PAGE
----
ElasticSearch 1.0, TokuMX 1.4, Plan 9 GPLv2’d and Python 3.4RC1 – Snippets


ElasticSearch 1.0 springs out: The search-oriented NoSQL database, built upon Lucene, ElasticSearch has hit version 1.0. It’s a big release with a lot of changes and a lot of new features – an API for selective snapshot/restore, federated search, aggregation, distributed percolation and software “circuit breakers” to stop some more dangerous actions from overwhelming the system. An interesting post from Found.no on ElasticSearch sums up the pros and cons (like no authentication or authorisation) places ElasticSearch in the domain of “secondary store” to be used alongside a primary database.

TokuMX 1.4: Tokutek’s “MongoDB-with-Toku-engine”, TokuMX, has hit version 1.4 and is addressing the performance of sharding and replication. Toku’s engine is reputed to be very good for particular use cases and it’s interesting to see alternative storage engines under the MongoDB infrastructure.

Plan 9 goes GPL2: It’s been a long time under a open source (but unblessed-by-the-FSF) licence, but the venerable and inspiring Plan 9 has not been relicensed (mostly) under the GPLv2. In an announcement. It can be downloaded from the Akaros project (or cloned from the GitHub repo) which seems to be breeding Inferno/Plan 9 with their own many-core large-smp research.

Python 3.4 on final approach: Out of beta and hitting release candidate a few days ago, Python 3.4 is now imminent. It’s expected to land just over a month from now on March 16. Check back to our coverage of the last beta for more details of what’s coming.

Talend go Apache, Mozilla and Xiph, Oracle and Java and Virtualbox updates – Snippets


  • Talend go Apache: Talend, makers of integration, ETL and other data management products, have long been proponents of the GPL license for their products. I’ve asked them about this in the past and they’ve been robust in their reasoning about why the GPL is right for them. It appears though that that era has come to an end with an announcement that the company will be stepping towards more permissive licensing. They first plan to move to LGPL with version 5.4 of their products then to Apache in 2014. They’ve been steadily exposed to permissive licensing as they have built Talend ESB on Apache projects and when they went to release “Talend Open Studio for Big Data” they decided to go with Apache for better compatibility with the Hadoop ecosystem. That product, they say, is “arguably the most adopted product from Talend, ever” and that inspired a licensing rethink. An interesting change (and if you’ve not looked at Talend’s software, check it out… there’s some powerful integration mojo in there).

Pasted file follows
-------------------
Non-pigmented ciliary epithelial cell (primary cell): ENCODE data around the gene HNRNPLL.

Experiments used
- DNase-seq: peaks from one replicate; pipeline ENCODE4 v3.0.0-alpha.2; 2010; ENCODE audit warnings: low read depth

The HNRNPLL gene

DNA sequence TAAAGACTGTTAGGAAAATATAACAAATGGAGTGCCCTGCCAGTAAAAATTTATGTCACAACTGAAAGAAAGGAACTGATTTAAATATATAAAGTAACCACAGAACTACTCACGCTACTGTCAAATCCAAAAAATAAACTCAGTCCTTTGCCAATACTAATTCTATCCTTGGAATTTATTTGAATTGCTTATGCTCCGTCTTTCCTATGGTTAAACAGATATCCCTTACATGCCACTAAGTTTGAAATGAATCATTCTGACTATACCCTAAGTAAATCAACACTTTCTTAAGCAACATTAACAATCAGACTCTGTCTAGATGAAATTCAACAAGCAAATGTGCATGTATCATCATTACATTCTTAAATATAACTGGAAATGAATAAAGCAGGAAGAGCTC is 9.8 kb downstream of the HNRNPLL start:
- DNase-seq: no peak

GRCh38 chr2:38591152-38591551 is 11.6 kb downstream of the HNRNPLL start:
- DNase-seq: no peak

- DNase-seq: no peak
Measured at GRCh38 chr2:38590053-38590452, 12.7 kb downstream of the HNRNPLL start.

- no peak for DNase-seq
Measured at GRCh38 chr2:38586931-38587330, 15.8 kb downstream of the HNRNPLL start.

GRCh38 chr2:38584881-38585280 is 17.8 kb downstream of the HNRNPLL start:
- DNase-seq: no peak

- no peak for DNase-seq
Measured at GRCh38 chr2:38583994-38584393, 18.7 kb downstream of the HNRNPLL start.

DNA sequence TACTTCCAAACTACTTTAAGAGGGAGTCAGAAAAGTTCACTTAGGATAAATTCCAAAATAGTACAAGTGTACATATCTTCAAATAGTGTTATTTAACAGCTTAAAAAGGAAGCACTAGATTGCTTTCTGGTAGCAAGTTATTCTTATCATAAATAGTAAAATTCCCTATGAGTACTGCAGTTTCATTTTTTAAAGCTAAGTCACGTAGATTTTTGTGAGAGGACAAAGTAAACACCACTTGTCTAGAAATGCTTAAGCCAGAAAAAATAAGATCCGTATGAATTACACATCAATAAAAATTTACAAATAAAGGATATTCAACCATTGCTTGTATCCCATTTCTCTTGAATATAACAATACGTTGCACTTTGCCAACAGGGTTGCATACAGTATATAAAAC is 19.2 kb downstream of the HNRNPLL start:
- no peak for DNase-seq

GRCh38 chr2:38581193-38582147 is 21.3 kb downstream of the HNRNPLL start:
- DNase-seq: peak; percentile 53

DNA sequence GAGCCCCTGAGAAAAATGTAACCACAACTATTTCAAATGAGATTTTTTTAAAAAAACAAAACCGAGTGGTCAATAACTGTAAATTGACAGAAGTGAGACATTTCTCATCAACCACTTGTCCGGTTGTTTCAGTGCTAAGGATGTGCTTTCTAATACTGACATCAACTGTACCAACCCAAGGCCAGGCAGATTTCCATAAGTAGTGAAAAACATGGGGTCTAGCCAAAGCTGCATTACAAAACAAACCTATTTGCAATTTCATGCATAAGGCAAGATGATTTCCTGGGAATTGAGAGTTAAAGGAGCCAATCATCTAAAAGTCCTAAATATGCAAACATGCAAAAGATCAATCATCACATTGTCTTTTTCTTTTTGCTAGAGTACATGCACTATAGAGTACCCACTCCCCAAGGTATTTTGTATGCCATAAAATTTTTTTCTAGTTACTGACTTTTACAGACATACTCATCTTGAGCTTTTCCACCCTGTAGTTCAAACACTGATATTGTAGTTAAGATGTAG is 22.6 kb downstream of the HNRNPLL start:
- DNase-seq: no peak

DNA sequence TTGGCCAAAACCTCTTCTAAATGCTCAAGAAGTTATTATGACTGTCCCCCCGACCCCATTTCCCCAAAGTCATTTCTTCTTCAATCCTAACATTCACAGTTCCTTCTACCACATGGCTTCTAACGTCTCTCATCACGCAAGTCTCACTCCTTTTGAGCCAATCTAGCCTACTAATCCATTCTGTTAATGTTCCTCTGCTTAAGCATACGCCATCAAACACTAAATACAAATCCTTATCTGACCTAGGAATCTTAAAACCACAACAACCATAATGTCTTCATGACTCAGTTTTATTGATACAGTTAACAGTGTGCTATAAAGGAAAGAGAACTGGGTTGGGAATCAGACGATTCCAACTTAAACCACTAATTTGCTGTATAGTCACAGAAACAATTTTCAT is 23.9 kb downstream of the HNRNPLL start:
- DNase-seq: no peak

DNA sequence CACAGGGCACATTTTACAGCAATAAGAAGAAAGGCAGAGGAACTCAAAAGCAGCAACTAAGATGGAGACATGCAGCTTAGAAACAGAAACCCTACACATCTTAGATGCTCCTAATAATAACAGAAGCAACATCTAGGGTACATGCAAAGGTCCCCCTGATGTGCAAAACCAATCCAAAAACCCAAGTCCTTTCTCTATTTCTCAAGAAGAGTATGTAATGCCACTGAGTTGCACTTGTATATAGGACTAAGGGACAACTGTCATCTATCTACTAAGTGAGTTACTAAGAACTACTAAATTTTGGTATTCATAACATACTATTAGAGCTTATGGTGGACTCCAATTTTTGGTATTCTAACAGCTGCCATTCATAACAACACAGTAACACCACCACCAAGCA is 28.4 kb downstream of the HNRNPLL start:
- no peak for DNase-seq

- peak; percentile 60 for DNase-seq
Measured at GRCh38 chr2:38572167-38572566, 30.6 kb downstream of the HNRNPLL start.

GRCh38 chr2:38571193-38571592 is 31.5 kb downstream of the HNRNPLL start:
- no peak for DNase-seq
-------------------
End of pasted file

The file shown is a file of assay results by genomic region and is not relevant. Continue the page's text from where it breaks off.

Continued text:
• Mozilla’s new video hire: Xiph.org founder Monty Montgomery is off to Mozilla amicably leaving his current employer, Red Hat, for a chance to work at Mozilla with the other Xiph developers. Current work in progress is the Dalaa video codec which is setting out to be a free to implement and use, and technically superior alternative to h.265 and Google’s VP9. Mozilla is primary sponsor on the project and talking to Gigaom, Montgomery says progress on Dalaa is solid and there could be commercial products using it by the end of 2015. It looks like Mozilla are making sure that they aren’t caught again between a rock (h.264) and a hard place (VP8) in the future.
  • Oracle and Java fix time: It’s time for Oracle to drop its metric shedload of fixes for October. Short version, there’s a Java 7 update 45 (release notes) now available with security fixes for 51 vulnerabilities nearly all of which are remotely exploitable and with eleven scoring the full 10.0 on CVSS scores and nine scoring 9.3. Typically, most Java holes are around the sandbox, WebStart and applets, but two of the 10.0 critical holes affect servers too. Update your Java 7; if you are still on Java 6, you now have two problems.
  • VirtualBox 4.3: A new version of Oracle’s open source VirtualBox has arrived. The changes in version 4.3 are sufficient for it to be called a major update. The VT-x code and AMD-V code, the guts of the virtualisation, has been rewritten to fix bugs and improve performance. There’s a new instruction interpreter that can step in when hardware virtualisation isn’t able to handle something. New notifications, better keyboard short cuts and support for video capture have been added to the GUI while support for emulating USB touch devices, webcam passthrough and SCSI CD-ROM emulation have also been added. There is also a new virtual router mode which lets multiple VMs share one NAT service. And obviously, there’s oodles of bug fixes.